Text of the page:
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Mon Apr 1, 2013, 04:19 PM

Quelle Surprise !!!: A small group of suburban voters defeated the LA County transit tax extension





from the LA Times:



A minority of voters living in a daisy chain of small, suburban and relatively upscale enclaves around the county's outer rim were largely responsible for last fall's razor thin defeat of a $90-billion transit tax that received lopsided ballot box support, a Times analysis shows.

The review comes as several of Los Angeles' senior politicians have joined state lawmakers to push for a reduction of the threshold for passage of such measures, arguing that the current two-thirds requirement is undemocratic and hinders the region's growth.

The transit tax extension, known as Measure J, was approved by 66.1% of some 3 million voters but fell 0.6%, or just 16,000 votes, shy of the required two-thirds supermajority.

Regions such as the South Bay, with higher concentrations of staunchly anti-tax voters, played a decisive role in defeating the proposal. ..........................(more)

The complete piece is at: http://articles.latimes.com/2013/mar/31/local/la-me-tax-vote-20130331



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Reply Quelle Surprise !!!: A small group of suburban voters defeated the LA County transit tax extension (Original post)
marmar Apr 2013 OP
Lydia Leftcoast Apr 2013 #1
Vogon_Glory Apr 2013 #2

Response to marmar (Original post)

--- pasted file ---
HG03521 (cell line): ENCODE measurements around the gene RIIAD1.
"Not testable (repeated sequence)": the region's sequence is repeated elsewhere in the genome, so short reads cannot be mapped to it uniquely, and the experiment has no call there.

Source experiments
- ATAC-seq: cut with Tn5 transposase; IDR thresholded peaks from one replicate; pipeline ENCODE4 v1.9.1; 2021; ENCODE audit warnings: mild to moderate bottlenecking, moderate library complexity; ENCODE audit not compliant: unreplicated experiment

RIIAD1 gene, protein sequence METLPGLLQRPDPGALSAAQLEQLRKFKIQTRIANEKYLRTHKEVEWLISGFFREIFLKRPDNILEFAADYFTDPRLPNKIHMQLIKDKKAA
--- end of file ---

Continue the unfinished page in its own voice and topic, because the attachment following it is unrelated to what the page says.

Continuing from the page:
Mon Apr 1, 2013, 05:07 PM

1. And I bet you anything (based on experiences in both Portland and Minneapolis)

that there was a whispering campaign and thinly veiled rants in the right-wing media saying that transit would bring what they call "crime and drugs" into their neighborhoods.

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Response to marmar (Original post)

Wed Apr 3, 2013, 09:00 AM

2. The Other Theme Was Probably Nobody Will Ride It

The other theme was probably the usual right-wing/fibber-tarian claim that "nobody would ride it" if it was built. That was one of the theme floating around here in Travis County when Austin's Capital Metro tried to start up a light-rail system here.

I've often wondered about the right-wing mind-set when it comes to transit. What do right-wingers consider a well-used transit vehicle to be? One with at least half the seats filled even during off-peak? ALL the seats filled during off-peak hours? All the seats filled and the aisles jammed with strap-hangers? Or something like Calcutta or Rio where the cars are jammed and people are hanging on for dear life onto the sides and roofs?

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